I don't believe that the notion of giving in to one's needs is appreciated in our society's rush to do everything bigger, better, faster. Scheduling time for oneself is not only a fulfilling concept to me personally, but I believe it should be viewed as a measure of one's success.
I am altering my focus to take everything into consideration so that time no longer takes a toll on me. I've started to form the foundation for how to break out of routine and make time work for me. Right now I'm thinking that carving out a day a month that revolves only around me is a perfect start. I don't think that it's a selfish attitude, rather, I believe that by taking better care of myself then I am better able to enjoy and take care of my family 365 days of the year. My love for them doesn't waver, but being in better health year-round means that I have more energy to keep up with my two-year-old granddaughter as well. One day with her would run a millennial ragged -- trust me!
Did you catch the flu this year? If so, then you know what's on my mind. I don't believe I have ever been that sick in my entire life. Spending a great deal of time (two solid weeks) in bed with fever, near-constant coughing and antibiotics for good measure allows one's imagination to run wild. It also turns out to be the perfect opportunity to assess how one fell into this horrible condition in the first place.
Before the flu I thought I was taking care of myself in the best ways possible. I eat well, exercise at the gym, swim, practice yoga, get acupuncture as well as regular massages and treat myself as often as possible to the rituals of manicures, pedicures and hair blowouts (necessities, to my mind, if one owns their own business and hopes to stay well ahead of the pack). I thought I was doing enough; I guess I was wrong.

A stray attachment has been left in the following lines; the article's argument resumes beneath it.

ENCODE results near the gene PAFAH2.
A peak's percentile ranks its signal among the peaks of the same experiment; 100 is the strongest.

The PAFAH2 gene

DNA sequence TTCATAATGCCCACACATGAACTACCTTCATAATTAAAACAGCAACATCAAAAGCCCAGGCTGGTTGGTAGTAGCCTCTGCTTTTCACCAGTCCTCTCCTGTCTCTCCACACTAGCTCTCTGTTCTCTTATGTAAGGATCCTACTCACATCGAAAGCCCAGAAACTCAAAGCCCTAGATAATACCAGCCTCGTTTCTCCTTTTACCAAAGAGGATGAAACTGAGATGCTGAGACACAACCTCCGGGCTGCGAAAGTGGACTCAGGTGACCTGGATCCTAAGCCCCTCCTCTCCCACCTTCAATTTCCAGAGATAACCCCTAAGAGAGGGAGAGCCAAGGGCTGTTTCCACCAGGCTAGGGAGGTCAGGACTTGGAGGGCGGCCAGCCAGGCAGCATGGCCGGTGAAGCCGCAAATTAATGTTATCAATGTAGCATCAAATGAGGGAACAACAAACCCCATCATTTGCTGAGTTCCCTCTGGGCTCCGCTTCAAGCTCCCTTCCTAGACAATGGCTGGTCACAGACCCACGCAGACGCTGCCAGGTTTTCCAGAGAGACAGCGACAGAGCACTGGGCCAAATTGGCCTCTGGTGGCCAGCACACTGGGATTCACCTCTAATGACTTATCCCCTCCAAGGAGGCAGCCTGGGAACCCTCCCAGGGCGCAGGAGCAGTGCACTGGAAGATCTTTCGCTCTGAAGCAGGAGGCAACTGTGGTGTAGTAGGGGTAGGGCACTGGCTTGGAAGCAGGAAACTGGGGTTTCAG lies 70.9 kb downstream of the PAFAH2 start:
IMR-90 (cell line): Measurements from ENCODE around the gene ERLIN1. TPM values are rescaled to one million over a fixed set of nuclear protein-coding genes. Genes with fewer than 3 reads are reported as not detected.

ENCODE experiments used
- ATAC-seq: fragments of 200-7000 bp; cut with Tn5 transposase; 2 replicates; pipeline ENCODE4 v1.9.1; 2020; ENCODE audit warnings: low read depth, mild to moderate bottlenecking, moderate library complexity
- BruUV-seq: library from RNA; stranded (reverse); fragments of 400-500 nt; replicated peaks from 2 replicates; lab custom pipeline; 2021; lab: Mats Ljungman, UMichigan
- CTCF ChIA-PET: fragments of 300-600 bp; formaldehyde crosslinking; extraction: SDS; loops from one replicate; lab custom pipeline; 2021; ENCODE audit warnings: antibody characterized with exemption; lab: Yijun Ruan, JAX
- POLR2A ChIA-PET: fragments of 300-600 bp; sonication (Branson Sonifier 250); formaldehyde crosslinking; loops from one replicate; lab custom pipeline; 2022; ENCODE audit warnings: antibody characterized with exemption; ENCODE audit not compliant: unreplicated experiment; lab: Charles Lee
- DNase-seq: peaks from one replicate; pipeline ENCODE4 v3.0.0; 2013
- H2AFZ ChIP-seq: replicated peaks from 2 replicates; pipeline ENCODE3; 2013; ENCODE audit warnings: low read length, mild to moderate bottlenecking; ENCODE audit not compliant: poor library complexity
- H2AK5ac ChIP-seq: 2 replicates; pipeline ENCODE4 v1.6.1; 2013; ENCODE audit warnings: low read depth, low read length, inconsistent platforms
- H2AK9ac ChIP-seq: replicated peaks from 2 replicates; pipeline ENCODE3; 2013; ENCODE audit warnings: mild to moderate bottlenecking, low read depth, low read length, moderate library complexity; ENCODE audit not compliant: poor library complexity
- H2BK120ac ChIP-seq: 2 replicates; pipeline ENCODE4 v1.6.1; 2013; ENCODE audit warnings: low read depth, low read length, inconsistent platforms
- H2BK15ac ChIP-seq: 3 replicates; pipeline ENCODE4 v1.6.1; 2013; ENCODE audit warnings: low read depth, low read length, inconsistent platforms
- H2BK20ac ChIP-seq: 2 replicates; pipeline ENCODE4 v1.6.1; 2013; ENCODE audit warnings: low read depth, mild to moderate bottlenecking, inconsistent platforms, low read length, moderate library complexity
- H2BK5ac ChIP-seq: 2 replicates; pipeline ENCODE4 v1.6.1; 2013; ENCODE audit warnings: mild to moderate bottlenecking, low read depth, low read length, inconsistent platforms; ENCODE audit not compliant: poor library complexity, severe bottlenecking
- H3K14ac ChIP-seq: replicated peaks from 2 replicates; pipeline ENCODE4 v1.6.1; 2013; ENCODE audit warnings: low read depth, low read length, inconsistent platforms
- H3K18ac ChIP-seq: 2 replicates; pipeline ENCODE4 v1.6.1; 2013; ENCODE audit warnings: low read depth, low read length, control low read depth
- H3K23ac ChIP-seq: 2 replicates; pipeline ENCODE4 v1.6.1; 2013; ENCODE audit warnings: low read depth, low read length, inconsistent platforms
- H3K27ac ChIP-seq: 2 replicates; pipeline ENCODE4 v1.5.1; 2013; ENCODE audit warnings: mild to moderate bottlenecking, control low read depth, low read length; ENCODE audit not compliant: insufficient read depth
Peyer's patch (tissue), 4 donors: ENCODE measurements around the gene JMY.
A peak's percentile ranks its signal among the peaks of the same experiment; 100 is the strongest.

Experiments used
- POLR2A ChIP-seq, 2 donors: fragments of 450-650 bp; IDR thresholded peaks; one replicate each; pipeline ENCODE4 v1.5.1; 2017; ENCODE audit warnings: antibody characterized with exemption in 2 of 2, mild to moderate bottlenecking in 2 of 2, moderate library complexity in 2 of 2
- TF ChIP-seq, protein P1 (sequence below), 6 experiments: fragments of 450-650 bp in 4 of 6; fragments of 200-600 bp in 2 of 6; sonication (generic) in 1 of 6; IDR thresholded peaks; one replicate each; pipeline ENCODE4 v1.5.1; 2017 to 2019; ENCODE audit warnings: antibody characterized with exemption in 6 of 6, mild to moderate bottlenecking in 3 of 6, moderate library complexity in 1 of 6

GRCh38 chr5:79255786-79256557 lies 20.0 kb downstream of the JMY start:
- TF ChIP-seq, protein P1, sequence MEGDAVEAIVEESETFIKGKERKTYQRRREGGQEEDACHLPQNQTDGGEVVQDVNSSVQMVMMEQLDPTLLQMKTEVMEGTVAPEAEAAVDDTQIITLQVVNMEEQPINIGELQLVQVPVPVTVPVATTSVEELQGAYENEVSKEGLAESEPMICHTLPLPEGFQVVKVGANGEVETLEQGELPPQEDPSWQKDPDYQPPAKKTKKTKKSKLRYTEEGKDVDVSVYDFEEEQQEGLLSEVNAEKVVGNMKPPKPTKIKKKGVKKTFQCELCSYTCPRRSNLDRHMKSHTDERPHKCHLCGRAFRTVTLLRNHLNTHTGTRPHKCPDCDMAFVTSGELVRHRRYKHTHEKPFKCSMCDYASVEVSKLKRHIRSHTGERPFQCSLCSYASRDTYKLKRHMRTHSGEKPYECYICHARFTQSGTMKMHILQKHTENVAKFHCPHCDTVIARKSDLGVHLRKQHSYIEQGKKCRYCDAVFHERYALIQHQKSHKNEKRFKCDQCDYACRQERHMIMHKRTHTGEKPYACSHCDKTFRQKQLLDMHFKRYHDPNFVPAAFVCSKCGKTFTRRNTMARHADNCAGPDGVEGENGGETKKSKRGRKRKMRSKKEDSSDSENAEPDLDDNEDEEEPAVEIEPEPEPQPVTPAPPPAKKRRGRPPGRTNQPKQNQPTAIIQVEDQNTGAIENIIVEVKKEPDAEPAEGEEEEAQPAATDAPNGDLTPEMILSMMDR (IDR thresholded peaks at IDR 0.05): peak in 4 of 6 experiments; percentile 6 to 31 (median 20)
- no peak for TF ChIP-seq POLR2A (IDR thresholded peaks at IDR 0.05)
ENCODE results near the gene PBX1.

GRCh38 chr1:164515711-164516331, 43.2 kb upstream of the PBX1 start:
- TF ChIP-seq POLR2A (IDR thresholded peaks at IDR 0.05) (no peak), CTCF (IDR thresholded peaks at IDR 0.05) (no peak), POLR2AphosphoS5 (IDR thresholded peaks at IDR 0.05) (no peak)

Welcome to How to Take Care of Oneself 101. I certainly felt like I took a giant step back when battling the flu, and needed to find my footing as far as matters of my health are concerned; baby steps were in order.
When one is incapacitated by the flu and one's stomping ground is limited to the square footage of one's bed, time takes on a warped perspective. Okay, I admit, I binge-watched programming on my iPhone, my cell phone became my best friend, and I got hooked on Oprah. Like Oprah I follow the Weight Watchers program, have seen many of their ultra-convincing commercials with Oprah as spokesperson, and rely on their methods for maintaining a healthy weight as I've struggled with my weight my entire life -- a near-constant struggle that I've written about in previous blog postings.
While listening to Oprah, really listening as I was in effect a captive audience of one, I heard her talk about "getting lost": Oprah explained that this is when one looks in the mirror and realizes that there is a disconnect -- one is no longer connected to oneself. I needed to connect with myself so that I was doing the right things at the right time for myself, not just what had become routine, but being in sync with my mind and body so that I make adjustments on a day-to-day basis to achieve a better mind/body/health harmony. Maybe that means being fully aware of how I feel when I've returned home after attending a conference for days at a time and forego the gym and another excruciating workout. Maybe, instead, I opt for a long brisk walk in my San Francisco neighborhood or seek meditative time in my garden where an epiphany might unfold in any number of unplanned serene moments.
After all I have a lot on my mind with the success of my business always a primary focus in my life. The nagging pressure to define where I want to be in the next year, three years, ten years makes it tough to just relax. Time flies and relaxation, so I've heard, is not a natural human tendency. There are times that I need to be alone in my home just me and my thoughts. Be careful what you wish for as, surprisingly, I got just that when I caught the flu. But let's not diminish the value of alone time, either in sickness or in health.
Give yourself permission to take better care of yourself -- and check in and let me know how you are doing. Honestly, it's about time.